In Raptor one player controls a family of dinosaurs, trying to escape the clutches of the scientists. The other player plays the clutching scientists themselves, eager to bag themselves three raptors!
The board is set up from six tiles laid out randomly, which are then populated with some rocks. The board is essentially a grid upon which the pieces – scientists, mother raptor, baby raptors – will move around on during play, and the rocks are obstacles. Each player has a deck of cards and the game moves forward through card play: either side will have a hand of three cards at any time, and they select one card to play. Both sides reveal their cards simultaneously – the player who played the higher number gets a number of action points to spend equal to the numeric difference between both cards. So if you played a seven and your opponent played a three, you’d get four actions to play.
The actions can be used in a variety of ways – moving (both sides, though mother raptor moves pretty rapidly!) eating (raptor side) putting a raptor to sleep (scientist side) capturing a sleeping raptor (scientist side) and so on. Note that a scientist can’t do two aggressive moves on the same turn, though, so a single scientist cannot put a raptor to sleep and capture it on the same turn.
The player who played the lower value card gets to play one special action – this might be bringing more scientists to the board, starting a fire, scaring a scientist or waking up a sleeping raptor. We won’t go through them all here but each side will have a very easy to follow player aid that explains all your available actions and what the special actions are too.
At some point you will need to play your numerically feeble one card – it’s the only way to replenish your deck when it runs out!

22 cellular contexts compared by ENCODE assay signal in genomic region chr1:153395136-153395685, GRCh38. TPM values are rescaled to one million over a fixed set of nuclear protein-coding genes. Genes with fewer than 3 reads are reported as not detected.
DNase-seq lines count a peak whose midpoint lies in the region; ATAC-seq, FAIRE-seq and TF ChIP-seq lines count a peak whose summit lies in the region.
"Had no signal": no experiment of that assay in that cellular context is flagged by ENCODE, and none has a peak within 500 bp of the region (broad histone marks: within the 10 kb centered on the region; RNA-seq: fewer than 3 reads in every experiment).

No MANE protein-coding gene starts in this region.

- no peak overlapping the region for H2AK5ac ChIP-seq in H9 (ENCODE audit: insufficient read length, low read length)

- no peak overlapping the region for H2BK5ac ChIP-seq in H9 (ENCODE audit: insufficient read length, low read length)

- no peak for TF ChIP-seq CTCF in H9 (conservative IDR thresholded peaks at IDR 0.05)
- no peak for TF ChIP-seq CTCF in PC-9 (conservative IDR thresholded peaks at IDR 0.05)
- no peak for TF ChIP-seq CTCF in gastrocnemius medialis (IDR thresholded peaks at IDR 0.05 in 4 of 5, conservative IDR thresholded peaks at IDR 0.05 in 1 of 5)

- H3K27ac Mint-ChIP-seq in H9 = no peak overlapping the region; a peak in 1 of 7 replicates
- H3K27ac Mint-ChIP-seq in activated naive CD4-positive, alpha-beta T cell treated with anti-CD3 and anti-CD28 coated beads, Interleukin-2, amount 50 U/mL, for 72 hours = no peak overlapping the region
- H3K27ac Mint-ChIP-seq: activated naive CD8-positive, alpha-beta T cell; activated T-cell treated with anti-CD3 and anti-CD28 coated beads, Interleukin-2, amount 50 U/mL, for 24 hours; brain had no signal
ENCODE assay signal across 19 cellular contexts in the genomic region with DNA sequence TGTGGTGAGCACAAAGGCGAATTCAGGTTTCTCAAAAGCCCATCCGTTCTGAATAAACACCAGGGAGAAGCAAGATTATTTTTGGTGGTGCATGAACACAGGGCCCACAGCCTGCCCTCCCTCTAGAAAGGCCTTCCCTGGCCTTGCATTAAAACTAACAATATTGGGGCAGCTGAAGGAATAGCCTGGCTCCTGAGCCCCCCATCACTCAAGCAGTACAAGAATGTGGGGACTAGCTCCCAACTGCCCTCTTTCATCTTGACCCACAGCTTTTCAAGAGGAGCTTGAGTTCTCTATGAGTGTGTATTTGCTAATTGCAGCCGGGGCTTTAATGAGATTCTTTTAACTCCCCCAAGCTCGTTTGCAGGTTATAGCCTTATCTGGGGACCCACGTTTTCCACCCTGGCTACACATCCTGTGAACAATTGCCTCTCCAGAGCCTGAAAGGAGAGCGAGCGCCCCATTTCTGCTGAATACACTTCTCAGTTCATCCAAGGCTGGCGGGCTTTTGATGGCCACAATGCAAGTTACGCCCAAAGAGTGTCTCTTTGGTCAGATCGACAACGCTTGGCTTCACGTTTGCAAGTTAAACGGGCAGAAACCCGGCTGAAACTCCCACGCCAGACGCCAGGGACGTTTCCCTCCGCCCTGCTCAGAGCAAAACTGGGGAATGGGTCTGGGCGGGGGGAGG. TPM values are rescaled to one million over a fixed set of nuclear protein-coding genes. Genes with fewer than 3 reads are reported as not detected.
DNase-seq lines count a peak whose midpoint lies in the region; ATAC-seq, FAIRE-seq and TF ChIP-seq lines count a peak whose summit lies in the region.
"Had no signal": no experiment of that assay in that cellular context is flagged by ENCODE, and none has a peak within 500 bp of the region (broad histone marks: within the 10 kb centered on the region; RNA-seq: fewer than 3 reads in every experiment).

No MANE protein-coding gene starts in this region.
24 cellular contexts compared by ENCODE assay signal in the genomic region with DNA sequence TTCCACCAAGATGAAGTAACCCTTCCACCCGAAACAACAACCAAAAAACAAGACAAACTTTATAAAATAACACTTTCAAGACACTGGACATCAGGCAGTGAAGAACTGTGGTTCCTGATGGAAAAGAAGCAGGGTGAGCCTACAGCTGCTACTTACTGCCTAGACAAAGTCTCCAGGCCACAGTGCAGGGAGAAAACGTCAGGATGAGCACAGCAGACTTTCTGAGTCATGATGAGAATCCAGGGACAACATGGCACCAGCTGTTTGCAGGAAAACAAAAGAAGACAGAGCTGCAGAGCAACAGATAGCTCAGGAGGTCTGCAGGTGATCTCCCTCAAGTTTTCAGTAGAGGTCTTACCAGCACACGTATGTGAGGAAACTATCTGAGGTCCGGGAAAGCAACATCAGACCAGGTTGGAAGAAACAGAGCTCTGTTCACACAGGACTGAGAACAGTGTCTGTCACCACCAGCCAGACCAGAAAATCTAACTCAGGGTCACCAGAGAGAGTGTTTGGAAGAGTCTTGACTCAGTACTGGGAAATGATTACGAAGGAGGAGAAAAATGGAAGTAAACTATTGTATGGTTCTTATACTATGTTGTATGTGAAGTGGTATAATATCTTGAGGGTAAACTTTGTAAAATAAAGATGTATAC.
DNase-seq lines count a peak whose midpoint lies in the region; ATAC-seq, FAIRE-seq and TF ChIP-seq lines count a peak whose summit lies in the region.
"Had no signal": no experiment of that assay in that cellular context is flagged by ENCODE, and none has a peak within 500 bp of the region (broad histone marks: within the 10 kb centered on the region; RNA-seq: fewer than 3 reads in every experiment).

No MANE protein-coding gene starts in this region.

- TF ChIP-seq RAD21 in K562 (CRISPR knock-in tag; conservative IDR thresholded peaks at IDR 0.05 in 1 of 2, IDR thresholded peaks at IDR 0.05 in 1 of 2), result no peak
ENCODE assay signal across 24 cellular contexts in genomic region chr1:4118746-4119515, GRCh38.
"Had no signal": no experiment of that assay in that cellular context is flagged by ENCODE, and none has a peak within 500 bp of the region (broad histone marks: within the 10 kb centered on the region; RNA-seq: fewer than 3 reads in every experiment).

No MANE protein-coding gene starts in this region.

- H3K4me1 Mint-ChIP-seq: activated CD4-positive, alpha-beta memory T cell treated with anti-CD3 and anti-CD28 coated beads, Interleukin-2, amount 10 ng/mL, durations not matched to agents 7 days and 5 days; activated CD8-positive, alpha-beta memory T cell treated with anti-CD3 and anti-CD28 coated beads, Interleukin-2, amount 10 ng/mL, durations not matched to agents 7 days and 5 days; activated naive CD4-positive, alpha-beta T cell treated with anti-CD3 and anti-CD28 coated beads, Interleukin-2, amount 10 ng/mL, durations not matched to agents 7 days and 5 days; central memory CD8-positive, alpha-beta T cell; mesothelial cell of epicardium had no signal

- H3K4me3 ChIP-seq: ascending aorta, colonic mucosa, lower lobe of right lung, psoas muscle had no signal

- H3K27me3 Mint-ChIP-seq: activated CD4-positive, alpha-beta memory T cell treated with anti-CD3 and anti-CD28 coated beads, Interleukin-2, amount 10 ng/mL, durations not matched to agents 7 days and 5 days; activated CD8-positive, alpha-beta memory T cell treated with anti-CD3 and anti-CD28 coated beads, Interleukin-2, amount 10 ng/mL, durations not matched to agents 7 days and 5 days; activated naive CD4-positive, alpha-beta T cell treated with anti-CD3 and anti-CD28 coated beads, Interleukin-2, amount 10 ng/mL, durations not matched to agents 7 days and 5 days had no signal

The game continues until either three raptors have escaped (which they can do at either end of the board) or three raptors have been captured.
I think Raptor is a really clever game – appearances (and light rules) make it very child-friendly, but how the card-play works is devilish. There’s luck in what you get in your hand, but shrewd play can negate it. Keeping a close eye on what cards your opponent has used and trying to figure out their next move is a delicious bit of table-reading that will appeal to poker fans.
High. The whole game is a a struggle, with your opponents actions directly affecting you.
Pretty much zero, although there may be a short pause if your opponent is finding it hard to choose a card!
The rules aren't heavy at all. The pressure in Raptor comes from trying to read your opponent and weighing the odds - you can always see what cards have been played, so you when the deck is low you have a very good idea what they might be planning.
Cards are shuffled so your hand - early on, at least - is random. Beyond that, it's a tactical challenge that allows for a little bluff and double-bluff.